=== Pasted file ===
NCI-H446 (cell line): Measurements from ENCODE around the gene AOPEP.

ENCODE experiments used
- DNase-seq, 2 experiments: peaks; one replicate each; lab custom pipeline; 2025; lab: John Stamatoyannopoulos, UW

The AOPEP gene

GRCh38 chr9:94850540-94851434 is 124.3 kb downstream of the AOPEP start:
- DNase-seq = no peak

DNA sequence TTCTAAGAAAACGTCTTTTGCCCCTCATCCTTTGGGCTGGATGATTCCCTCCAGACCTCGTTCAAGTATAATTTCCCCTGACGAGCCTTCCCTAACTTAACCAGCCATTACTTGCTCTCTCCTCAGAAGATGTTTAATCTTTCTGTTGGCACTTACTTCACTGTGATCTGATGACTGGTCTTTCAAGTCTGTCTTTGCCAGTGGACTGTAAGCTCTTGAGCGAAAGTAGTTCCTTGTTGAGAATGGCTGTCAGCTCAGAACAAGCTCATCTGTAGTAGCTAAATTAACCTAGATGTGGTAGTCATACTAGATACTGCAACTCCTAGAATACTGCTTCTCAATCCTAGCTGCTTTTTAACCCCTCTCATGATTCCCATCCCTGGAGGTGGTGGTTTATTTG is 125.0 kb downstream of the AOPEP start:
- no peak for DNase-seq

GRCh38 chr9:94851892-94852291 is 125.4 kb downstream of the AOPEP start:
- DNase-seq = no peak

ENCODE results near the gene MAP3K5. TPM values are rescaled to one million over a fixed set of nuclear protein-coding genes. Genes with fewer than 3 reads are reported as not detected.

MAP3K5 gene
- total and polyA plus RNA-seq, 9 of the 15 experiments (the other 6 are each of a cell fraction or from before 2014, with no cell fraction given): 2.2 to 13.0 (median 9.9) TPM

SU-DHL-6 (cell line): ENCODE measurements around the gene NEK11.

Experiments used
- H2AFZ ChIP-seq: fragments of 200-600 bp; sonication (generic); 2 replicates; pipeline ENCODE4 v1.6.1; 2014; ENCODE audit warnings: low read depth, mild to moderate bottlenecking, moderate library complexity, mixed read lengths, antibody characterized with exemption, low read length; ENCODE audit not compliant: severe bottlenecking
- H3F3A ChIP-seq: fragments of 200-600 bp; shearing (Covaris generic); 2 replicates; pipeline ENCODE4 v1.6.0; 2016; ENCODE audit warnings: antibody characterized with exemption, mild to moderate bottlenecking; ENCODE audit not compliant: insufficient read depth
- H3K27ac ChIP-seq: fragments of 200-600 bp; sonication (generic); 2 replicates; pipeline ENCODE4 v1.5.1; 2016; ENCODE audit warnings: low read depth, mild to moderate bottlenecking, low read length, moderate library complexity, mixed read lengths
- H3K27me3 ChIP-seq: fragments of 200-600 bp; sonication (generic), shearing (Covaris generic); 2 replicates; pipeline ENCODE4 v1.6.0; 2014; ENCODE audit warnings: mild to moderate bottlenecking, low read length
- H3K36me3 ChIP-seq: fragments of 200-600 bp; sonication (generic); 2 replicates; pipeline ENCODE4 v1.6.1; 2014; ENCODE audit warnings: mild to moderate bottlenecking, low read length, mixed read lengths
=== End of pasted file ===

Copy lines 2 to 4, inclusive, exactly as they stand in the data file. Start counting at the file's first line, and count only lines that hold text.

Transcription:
ENCODE experiments used
- DNase-seq, 2 experiments: peaks; one replicate each; lab custom pipeline; 2025; lab: John Stamatoyannopoulos, UW

The AOPEP gene